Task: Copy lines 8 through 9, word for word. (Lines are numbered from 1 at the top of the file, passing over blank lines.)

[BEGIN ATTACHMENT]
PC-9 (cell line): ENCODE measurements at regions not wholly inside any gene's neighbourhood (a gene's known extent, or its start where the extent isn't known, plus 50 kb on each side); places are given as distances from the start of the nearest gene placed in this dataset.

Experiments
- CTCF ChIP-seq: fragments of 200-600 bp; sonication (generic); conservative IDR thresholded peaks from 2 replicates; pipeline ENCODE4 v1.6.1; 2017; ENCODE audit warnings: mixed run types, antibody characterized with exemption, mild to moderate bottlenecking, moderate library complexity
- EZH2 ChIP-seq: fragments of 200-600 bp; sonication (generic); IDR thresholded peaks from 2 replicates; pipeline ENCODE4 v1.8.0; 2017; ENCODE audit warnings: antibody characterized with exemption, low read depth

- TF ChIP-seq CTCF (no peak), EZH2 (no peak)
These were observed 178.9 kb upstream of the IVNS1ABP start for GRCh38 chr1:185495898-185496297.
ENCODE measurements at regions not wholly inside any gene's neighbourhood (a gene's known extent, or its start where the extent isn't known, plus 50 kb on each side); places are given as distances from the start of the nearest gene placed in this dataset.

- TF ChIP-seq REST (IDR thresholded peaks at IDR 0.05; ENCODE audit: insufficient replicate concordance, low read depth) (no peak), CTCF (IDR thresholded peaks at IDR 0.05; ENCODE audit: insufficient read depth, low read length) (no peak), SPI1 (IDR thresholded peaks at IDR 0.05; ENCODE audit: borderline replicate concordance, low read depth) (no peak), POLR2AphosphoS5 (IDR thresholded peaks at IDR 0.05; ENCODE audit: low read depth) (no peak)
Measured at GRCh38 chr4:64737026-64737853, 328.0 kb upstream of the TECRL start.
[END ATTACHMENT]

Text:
- TF ChIP-seq REST (IDR thresholded peaks at IDR 0.05; ENCODE audit: insufficient replicate concordance, low read depth) (no peak), CTCF (IDR thresholded peaks at IDR 0.05; ENCODE audit: insufficient read depth, low read length) (no peak), SPI1 (IDR thresholded peaks at IDR 0.05; ENCODE audit: borderline replicate concordance, low read depth) (no peak), POLR2AphosphoS5 (IDR thresholded peaks at IDR 0.05; ENCODE audit: low read depth) (no peak)
Measured at GRCh38 chr4:64737026-64737853, 328.0 kb upstream of the TECRL start.